And the fuzz aren’t taking it lying down. In Akron, Fraternal Order of Police local president Paul Hlynsky has engaged in a public war of words with mayor Don Plusquellic, accusing him of lying and negotiating in bad faith. In a move to rival that of the Bay City police union, Oakland police chief Anthony Batts responded to the layoffs by ticking off a list of 44 situations to which his reduced force would no longer be able to respond — and it wasn’t just cats up trees and noise-ordinance violations. The list included felonies like burglary and grand theft, extortion and fraud.
Throughout these crises, the unions have succeeded in casting the choice as one between public safety and layoffs, avoiding reductions in, or even talk of, their extravagant compensation packages.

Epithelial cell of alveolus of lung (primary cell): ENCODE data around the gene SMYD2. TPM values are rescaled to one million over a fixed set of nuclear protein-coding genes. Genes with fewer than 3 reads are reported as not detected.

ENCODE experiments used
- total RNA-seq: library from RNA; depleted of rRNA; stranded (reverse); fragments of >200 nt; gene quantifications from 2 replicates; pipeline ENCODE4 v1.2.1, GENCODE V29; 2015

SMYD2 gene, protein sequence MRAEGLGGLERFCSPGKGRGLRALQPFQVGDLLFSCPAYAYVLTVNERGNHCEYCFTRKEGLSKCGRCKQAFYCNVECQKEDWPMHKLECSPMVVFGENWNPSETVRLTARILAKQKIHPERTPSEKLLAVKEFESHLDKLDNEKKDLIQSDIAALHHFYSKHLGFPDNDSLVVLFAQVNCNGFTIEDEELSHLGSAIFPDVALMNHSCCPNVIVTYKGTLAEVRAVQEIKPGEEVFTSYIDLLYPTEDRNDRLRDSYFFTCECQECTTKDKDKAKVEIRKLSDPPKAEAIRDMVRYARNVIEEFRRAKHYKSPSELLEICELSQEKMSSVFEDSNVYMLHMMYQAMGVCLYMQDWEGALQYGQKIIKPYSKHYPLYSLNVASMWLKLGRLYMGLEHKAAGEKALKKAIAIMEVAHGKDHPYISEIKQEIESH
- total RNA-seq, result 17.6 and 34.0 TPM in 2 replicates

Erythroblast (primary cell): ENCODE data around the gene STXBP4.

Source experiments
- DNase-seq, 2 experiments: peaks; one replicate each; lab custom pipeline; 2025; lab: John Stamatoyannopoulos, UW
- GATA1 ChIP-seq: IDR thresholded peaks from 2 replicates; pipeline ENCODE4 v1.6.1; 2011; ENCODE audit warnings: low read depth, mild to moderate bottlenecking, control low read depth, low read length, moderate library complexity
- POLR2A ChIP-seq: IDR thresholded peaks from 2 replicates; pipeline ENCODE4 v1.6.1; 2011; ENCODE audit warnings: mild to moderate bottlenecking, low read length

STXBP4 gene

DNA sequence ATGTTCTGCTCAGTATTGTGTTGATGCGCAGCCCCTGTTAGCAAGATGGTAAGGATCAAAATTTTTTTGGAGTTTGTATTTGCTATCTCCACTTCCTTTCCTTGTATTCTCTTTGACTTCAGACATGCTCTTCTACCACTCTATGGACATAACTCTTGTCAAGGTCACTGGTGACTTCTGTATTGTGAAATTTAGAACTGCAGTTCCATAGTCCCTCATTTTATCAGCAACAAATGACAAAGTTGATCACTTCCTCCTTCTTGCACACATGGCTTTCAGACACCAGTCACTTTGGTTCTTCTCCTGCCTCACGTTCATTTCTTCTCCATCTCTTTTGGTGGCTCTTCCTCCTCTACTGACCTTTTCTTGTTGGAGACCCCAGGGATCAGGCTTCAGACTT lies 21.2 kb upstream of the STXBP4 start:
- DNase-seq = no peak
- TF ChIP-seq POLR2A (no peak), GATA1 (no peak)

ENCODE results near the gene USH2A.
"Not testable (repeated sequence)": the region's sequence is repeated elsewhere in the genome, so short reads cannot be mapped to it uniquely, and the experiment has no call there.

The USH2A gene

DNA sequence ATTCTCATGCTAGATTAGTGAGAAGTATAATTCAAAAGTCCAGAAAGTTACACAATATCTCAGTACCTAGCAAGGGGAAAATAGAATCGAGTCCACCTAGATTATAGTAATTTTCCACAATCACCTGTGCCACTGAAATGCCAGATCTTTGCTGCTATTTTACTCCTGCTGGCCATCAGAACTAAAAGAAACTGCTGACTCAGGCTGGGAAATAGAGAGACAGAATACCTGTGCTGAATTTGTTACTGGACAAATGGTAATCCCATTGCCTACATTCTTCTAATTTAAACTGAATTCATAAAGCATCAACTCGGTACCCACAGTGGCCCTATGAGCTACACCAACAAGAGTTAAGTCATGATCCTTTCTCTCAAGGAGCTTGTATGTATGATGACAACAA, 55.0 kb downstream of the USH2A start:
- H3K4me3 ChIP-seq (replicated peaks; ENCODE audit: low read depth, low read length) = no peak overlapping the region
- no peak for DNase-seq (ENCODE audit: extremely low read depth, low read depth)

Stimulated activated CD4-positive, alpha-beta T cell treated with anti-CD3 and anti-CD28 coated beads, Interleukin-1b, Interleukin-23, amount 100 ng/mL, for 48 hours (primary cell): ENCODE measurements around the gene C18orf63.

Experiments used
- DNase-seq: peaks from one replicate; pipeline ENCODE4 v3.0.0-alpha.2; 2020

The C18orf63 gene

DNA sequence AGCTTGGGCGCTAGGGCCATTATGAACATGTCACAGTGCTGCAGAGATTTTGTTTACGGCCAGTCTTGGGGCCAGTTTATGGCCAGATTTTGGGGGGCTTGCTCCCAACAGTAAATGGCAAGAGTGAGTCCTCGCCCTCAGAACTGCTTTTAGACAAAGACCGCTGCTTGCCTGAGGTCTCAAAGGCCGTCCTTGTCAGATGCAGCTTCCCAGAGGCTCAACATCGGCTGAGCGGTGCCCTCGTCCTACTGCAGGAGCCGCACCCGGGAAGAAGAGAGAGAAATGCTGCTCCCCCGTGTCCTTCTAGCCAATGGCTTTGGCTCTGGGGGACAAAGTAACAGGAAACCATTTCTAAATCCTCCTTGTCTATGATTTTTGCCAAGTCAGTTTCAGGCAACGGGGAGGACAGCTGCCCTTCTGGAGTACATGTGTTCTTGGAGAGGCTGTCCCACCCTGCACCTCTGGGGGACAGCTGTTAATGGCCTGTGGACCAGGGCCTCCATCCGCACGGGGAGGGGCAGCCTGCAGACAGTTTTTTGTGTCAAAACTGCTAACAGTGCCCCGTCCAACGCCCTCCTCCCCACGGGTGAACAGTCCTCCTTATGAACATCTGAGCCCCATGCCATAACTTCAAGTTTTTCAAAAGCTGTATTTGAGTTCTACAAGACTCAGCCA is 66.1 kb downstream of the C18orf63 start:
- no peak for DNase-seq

According to the Bureau of Economic Analysis, in 2008, state and local governments spent $1.1 trillion on public-employee compensation, a number that accounts for fully one-half of their total spending. State and local employees earn, hour for hour, 34 percent more in wages than do workers in the private sector, and enjoy far more generous health-insurance, sick-leave, and pension benefits.
The public/private disparity is especially stark when one focuses on public-safety compensation in places such as Oakland; police and firemen have accounted for about 75 percent of expenditures from the city’s general fund over the last five years. Average total compensation for an officer in Oakland — a city in which the median family earns $47,000 — is $162,000 per year.
As with most public-sector workers, a major — and opaque — piece of emergency-services compensation comes in the form of lifelong pensions.
“Public-safety workers tend to receive the most generous public-employee pensions,” says Josh Barro, a Manhattan Institute fellow and expert on state and local finance. “They are based on a significantly shorter career — it is not atypical to see police and fire pensions based on 20 years of service — and they also tend to be more generous as a percentage of salary.”